Expert faculty from the University of Pennsylvania shed light on their research at the Penn Science Café. It's an evening of engaging, stimulating conversation, with a Q&A session following each talk.

Presented by Penn Arts and Sciences in partnership with the Office of University Communications, Penn Café events are free and open to the public, but RSVPs are encouraged. For more information or directions, contact Gina Bryan at 215-898-8721 or email at bryangm@upenn.edu.

Menu items are available for purchase. Happy Hour pricing from 4–6 p.m.

https://news.upenn.edu/sciencecafe



Nov
1

6:00 pm - 7:00 pm
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Daniel Hopkins Ethnicity, Race, and Voting Behaviors of AmericansPenn Lightbulb Cafe World Cafe Live, 3025 Walnut St.

In the final Penn Lightbulb Café before the 2016 presidential election, political scientist Daniel Hopkins will discuss what has driven the campaign, from how people decide on a candidate to who will likely turn out to vote. Generally, Hopkins studies questions related to racial politics, ethnicity, immigration, and urban politics and is writing a book about the nationalization of Americans’ voting behavior. He has a secondary appointment at Penn’s Annenberg School for Communication.

Expert faculty from the University of Pennsylvania shed light on their research in the arts, humanities, and social sciences at the Penn Lightbulb Café. It's an evening of engaging, stimulating conversation, with a Q&A session following each talk.

Presented by Penn Arts and Sciences in partnership with the Office of University Communications, Penn Café events are free and open to the public, but RSVPs are encouraged. For more information or directions, contact Gina Bryan at 215-898-8721 or email at bryangm@upenn.edu.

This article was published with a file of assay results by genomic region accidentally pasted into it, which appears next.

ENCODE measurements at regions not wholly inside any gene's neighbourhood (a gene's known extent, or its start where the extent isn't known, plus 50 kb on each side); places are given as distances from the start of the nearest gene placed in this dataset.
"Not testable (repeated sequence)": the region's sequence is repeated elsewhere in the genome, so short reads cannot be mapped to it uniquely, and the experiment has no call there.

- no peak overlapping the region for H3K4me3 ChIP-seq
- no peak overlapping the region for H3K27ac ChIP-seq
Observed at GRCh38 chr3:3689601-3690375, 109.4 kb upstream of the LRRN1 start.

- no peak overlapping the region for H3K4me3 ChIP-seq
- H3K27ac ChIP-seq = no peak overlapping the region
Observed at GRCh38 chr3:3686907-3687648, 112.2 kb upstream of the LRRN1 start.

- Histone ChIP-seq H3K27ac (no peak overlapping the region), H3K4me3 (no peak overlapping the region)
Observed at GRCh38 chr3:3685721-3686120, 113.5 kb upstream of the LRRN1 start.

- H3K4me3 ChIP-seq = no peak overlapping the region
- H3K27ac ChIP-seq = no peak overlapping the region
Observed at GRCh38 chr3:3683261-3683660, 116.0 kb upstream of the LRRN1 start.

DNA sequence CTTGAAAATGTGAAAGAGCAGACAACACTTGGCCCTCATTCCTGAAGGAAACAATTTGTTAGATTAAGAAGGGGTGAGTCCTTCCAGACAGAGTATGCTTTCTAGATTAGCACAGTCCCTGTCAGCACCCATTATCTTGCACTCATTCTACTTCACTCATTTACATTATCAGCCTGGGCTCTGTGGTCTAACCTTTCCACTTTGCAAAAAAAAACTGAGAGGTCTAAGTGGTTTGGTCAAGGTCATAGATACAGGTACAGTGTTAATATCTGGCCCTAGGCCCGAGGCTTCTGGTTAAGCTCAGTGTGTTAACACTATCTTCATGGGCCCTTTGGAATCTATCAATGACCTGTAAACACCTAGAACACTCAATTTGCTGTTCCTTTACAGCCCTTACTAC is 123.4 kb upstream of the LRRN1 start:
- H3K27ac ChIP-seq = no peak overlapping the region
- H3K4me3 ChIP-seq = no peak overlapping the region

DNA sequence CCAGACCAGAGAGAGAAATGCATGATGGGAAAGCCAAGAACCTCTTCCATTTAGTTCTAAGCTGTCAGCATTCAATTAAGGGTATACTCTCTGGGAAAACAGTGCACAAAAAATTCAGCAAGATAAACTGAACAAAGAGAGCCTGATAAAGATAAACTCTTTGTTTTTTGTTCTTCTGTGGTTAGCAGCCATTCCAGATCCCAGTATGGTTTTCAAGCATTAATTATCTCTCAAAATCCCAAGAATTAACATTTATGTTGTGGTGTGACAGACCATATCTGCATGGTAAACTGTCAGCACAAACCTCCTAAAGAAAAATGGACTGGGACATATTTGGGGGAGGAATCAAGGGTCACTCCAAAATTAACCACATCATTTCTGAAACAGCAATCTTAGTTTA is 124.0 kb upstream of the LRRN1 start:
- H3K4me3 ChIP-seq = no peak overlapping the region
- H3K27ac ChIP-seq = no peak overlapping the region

Menu items are available for purchase. Happy Hour pricing from 4–6 p.m.

https://news.upenn.edu/sciencecafe



Dec
6

6:00 pm - 7:00 pm
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Daniel Gillion Governing With WordsPenn Lightbulb Cafe World Cafe Live, 3025 Walnut St.

An associate professor of political science, Daniel Q. Gillion studies racial and ethnic politics, political behavior, public policy, and the American presidency. In his latest book Governing With Words: The Political Dialogue on Race, Public Policy and Inequality in America, he tackles the direct influence politicians’ race-conscious speeches have had on government productivity and changes in societal behavior. He also examines how a shift to “colorblind” policies has unexpectedly reduced discussions of racial inequality. But for politicians, he says, talking about race is not as harmful as once thought and can actually be beneficial.

Expert faculty from the University of Pennsylvania shed light on their research in the arts, humanities, and social sciences at the Penn Lightbulb Café. It's an evening of engaging, stimulating conversation, with a Q&A session following each talk.

Presented by Penn Arts and Sciences in partnership with the Office of University Communications, Penn Café events are free and open to the public, but RSVPs are encouraged. For more information or directions, contact Gina Bryan at 215-898-8721 or email at bryangm@upenn.edu.

Menu items are available for purchase. Happy Hour pricing from 4–6 p.m.

https://news.upenn.edu/sciencecafe